‘My style of interview has gone forever’ - Michael Parkinson

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SIR MICHAEL Parkinson has declared that the style of interviewing that endeared him to millions of television viewers has gone, probably for good.

In an interview with The Yorkshire Post, the veteran broadcaster said none of the current generation of chat show hosts like Graham Norton, Jonathan Ross and Piers Morgan replicate the work of Russell Harty, Sir David Frost or himself.

12 December 2014.......      Michael Parkinson pictured during an interview for the Yorkshire Post at the Queens Hotel. TJ1006018h Picture Tony Johnson

12 December 2014....... Michael Parkinson pictured during an interview for the Yorkshire Post at the Queens Hotel. TJ1006018h Picture Tony Johnson

“It’s gone. It’s like jazz music, you can’t hear it anymore,” he said. “I’m sure there are some young eager beavers out there, men and women, who would do a very classic talk show, an interview programme, but nobody seems very interested.

“Not that I’m volunteering - I’ve done my stint.”

He praised the “wonderful” Norton as the best of the bunch, but said his show is based on entertainment value rather than good interviewing.

The same is true of Ross, whose show is “an event thing with everybody having a good time and being daft”, while Morgan is “a mover for sure” and “has always been a good interviewer” but is let down by the intrusive format of his show, Sir Michael said.

The 79-year-old was in Leeds yesterday to receive the lifetime achievement award at the Variety children’s charity fundraising lunch, an honour he described as “equivalent to a Yorkshire cap” in cricket.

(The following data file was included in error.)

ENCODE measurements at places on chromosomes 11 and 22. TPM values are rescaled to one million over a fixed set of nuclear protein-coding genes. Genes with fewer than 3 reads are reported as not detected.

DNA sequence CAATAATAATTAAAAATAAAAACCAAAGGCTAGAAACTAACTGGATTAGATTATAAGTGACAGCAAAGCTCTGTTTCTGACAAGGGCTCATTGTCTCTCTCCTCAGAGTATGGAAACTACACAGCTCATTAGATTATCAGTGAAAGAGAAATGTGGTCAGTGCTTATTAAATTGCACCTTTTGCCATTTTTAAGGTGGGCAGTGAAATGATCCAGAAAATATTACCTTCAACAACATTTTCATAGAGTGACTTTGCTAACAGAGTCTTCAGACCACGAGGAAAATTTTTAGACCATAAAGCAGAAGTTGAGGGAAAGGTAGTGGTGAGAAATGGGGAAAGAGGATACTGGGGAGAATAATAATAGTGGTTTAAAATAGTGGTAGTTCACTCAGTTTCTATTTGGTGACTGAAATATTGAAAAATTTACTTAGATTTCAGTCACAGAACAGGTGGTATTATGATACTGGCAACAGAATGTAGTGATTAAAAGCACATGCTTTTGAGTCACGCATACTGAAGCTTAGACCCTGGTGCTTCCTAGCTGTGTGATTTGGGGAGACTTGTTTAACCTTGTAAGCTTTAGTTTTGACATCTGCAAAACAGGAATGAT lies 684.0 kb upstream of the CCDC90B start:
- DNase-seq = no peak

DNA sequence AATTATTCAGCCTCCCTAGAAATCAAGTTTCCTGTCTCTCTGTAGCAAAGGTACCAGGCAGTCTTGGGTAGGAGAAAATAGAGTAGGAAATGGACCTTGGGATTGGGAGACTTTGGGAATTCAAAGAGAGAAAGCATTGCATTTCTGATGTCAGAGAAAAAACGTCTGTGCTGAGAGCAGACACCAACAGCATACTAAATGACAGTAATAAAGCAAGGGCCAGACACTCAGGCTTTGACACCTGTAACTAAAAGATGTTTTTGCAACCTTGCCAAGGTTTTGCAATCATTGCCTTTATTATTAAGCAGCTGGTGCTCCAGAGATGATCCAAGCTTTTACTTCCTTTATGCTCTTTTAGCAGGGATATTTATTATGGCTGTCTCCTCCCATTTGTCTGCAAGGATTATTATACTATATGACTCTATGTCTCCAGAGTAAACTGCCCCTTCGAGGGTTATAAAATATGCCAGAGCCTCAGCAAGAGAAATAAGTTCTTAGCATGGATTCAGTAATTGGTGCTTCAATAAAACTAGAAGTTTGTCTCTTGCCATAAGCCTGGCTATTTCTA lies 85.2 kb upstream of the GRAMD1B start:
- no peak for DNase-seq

Sir Michael also bemoaned the bureaucracy that has entered the BBC, but fiercely defended the corporation against those enemies that would like to see its end.

He said: “I was very lucky that when I was there it was run by programme makers... They were either very good journalists or very good at showbusiness. They weren’t bureaucrats. Now it seems to me there are more bureaucrats than anything else. It shows in the broadcasting.”

When he was at the BBC, he could visit Bill Cotton, the populist light entertainment chief, and they would discuss an idea over a drink; if it was a good idea, he would go out and make it, said Sir Michael.

“Nowadays it would take about three years to circumnavigate the varous committees it would have to pass through before it passed under his nose,” he said.

“But I’m a BBC man through and through and think it’s the greatest broadcasting system throughout the world.”

Sir Michael would not be drawn on the question of who he thought was the greatest living Yorkshireman, a topic of hot debate after Prime Minister David Cameron said former Foreign Secretary William Hague held the title, provoking protest from Yorkshire cricket legend Geoffrey Boycott who said “what about Parky, Paul Sykes, Alan Bennett and me!?”

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